Mary Jo Straatmann was elected — by a slim margin of 363 votes — Tuesday to the Franklin County Public Administrator seat, while incumbent Assessor Tom Copeland had a much larger cushion.

Straatmann, a Democrat, received 22,746 votes, or 50.36 percent, to win over Republican Julie Bowen who received 22,370 votes, or 49.53 percent.

Because the vote difference between the two candidates is less than 1 percent, Bowen could request a recall within 30 days after the election is certified.

However, she told The Missourian that she won’t request a recount.

“I have full confidence in Debbie Door and her staff,” she said. “I can say I ran a honest campaign and feel very good about that.”

Copeland received 27,374 votes, or 60.72 percent, to defeat Democrat Angela Beckett, who received 16,014 votes, or 35.52 percent. Libertarian assessor candidate Robert Trokey received  1,168 votes, or 3.7 percent.

If the election results stay as they are, Straatmann will replace the current Public Administrator Carol Eckelkamp who is completing her fifth term in the office.

“I’m excited and very appreciative of voters for their support, confidence,” Straatmann said.  “I’m anxious to get started Jan. 1 and continue to do the good things Carol has done for people and maybe bring new fresh ideas to the office.”

A public administrator’s primary role is caring for individuals who are unable to care for themselves.

“I wish Carol well on her retirement and look forward to continuing to help the people she takes care of,” said Straatmann. “I will work hard to make it an office for people in the community.”

The administrator is appointed by probate court to serve more than 100 people annually, acting as their guardian or conservator and ensuring they receive proper placement in nursing homes or residential care facilities. The public administrator also files for medical insurance on behalf of the individuals and plans burials and estate auctions.

“It was a very professional and friendly campaign with each candidate running on our own platform,” said Straatmann. “I am just amazed at how many people came out and took a look at this position.”

Straatmann, a paralegal, added that she has been working for several years with the court personnel that she will be working with in her new position.

“I look forward to continue the working relationship with court clerks that has developed over time and continue to do great things for the county,” she said.

Straatmann added that she wants to educate residents on the role of the administrator.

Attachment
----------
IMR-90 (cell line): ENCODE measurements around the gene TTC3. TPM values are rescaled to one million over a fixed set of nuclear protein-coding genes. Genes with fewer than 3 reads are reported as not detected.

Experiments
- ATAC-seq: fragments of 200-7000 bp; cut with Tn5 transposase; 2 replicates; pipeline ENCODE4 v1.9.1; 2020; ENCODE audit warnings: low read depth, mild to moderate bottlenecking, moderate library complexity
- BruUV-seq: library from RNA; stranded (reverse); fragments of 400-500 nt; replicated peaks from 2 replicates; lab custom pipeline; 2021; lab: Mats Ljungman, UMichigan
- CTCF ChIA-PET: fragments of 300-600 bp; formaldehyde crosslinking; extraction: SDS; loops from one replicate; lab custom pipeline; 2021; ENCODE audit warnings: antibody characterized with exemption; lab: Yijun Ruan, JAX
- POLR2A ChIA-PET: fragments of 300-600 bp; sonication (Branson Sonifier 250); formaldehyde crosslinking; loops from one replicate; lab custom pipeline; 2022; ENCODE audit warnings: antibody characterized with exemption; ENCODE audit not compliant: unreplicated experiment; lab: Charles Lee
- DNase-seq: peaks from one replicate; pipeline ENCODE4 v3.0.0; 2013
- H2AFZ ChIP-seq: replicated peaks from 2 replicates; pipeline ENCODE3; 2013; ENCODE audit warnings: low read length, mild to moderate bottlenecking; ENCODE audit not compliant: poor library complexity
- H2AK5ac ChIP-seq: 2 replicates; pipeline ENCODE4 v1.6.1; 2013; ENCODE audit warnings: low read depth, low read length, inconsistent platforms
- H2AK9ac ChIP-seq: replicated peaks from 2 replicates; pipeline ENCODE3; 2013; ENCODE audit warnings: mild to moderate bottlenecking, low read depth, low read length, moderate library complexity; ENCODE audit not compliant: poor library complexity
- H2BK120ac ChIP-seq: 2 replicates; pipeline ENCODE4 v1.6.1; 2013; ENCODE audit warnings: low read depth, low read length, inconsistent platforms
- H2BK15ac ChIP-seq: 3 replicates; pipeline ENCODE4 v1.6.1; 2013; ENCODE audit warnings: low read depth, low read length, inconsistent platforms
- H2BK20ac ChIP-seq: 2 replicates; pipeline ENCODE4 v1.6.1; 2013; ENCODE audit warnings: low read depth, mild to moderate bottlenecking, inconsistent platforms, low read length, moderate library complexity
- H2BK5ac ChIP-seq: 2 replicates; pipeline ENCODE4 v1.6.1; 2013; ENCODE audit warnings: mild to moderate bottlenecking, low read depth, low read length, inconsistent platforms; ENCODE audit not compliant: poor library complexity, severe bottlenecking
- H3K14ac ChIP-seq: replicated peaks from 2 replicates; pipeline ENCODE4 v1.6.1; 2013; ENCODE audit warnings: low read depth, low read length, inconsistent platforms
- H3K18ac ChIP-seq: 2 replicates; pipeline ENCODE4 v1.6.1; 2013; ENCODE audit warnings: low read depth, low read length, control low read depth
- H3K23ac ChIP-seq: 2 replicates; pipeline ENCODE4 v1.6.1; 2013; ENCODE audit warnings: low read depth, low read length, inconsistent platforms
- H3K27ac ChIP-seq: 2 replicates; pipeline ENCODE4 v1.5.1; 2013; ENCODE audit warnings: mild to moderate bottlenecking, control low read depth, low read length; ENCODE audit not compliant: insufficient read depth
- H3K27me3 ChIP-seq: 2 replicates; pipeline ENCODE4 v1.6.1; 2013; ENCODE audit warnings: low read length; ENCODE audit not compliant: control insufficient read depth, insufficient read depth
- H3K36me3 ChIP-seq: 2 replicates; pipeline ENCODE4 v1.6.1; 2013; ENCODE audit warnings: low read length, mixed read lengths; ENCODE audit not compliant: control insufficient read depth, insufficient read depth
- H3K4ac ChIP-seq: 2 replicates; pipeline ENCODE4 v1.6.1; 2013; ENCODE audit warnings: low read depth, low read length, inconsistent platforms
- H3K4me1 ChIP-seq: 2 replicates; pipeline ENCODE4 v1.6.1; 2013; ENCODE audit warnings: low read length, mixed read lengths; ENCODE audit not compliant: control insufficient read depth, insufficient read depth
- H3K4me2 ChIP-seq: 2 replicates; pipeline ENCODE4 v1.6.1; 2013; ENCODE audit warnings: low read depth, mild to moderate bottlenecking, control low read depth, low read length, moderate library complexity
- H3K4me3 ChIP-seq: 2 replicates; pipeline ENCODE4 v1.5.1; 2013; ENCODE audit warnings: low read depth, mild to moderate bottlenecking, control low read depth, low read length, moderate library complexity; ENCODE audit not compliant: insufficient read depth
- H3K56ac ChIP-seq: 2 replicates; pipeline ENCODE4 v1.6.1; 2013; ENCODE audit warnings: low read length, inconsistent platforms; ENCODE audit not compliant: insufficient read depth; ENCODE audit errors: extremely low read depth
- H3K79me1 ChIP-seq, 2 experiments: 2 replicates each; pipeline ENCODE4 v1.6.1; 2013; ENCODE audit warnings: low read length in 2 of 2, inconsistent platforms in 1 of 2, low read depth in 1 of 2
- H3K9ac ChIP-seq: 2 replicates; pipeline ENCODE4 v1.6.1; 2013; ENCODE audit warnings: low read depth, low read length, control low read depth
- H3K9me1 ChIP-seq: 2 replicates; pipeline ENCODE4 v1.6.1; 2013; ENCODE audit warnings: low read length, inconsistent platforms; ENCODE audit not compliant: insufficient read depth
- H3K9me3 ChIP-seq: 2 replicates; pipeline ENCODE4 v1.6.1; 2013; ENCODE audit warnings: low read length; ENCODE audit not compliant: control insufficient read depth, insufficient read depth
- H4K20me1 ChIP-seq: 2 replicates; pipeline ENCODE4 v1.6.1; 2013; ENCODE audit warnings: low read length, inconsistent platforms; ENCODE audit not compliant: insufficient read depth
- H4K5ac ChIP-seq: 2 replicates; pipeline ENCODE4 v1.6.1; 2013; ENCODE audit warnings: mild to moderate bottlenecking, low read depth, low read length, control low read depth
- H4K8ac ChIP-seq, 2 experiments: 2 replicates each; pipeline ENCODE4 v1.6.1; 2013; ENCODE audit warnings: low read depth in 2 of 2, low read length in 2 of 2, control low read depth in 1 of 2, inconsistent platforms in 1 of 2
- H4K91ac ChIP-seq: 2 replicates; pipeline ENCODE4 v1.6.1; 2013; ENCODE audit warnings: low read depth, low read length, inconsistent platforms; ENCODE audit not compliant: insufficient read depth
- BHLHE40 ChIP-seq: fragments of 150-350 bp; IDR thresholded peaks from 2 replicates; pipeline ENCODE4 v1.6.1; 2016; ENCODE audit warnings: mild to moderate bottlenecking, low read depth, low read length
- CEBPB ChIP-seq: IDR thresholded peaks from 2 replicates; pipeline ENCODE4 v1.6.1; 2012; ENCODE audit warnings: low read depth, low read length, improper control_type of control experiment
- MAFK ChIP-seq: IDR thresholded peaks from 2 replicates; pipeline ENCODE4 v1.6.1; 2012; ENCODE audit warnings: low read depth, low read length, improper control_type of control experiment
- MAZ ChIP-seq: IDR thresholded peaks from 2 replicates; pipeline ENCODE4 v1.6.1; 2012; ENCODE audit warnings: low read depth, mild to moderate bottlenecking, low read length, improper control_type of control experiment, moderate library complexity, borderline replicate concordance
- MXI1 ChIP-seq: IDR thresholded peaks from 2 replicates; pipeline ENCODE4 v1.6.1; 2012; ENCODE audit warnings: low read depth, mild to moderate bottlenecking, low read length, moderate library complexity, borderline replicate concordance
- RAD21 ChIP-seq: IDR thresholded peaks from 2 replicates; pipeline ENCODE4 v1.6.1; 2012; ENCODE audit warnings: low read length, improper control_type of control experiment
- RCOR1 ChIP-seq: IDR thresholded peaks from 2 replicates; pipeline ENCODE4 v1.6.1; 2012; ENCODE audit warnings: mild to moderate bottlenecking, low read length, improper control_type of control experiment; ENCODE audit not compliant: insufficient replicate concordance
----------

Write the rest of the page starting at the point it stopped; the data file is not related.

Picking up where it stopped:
“I’d like to bring more exposure within the county,” she said. “I don’t think some understand what the public administrator does and they should know.”

She further noted that those she encountered on the campaign trail were receptive to her.

“I appreciate their friendliness and willingness to listen,” she said.


Tom Copeland will serve his second four-year term as assessor.

“I feel very good about the results,” he told The Missourian. “We all ran a good, clean organized structured race. Everyone did their due diligence to get out to the people.”

Copeland added that he is happy the election is over.

“I’m tired. There was not one day of the week I was not out somewhere in the campaign for the last six months,” he said. “I brought my family in to assist — we did a good job, they did a good job, but most of all the voters of Franklin County did a good job of getting out and voting. It was almost a record turnout, consequently I think we were all winners.”

Copeland noted that he looks forward to continuing serving as assessor.

“I appreciate the support in all ways. It is a privilege to be able to be an elected official and do what is right for the people and try to help people in all forms of situations,” he said. “I do appreciate all the people who came out and voted and cast their ballot for me for another four-year term. There is plenty of room for opportunities for them to visit if they have questions — I am always willing to talk and analyze everyone’s specific situation.”

He further explained that the office is a “continuous learning process.

“We’re never done learning and teaching ourselves new things,” Copeland said. “There are continuous education programs with appraisers. It never stops — learning what we can do to make our lives better here in Franklin County.”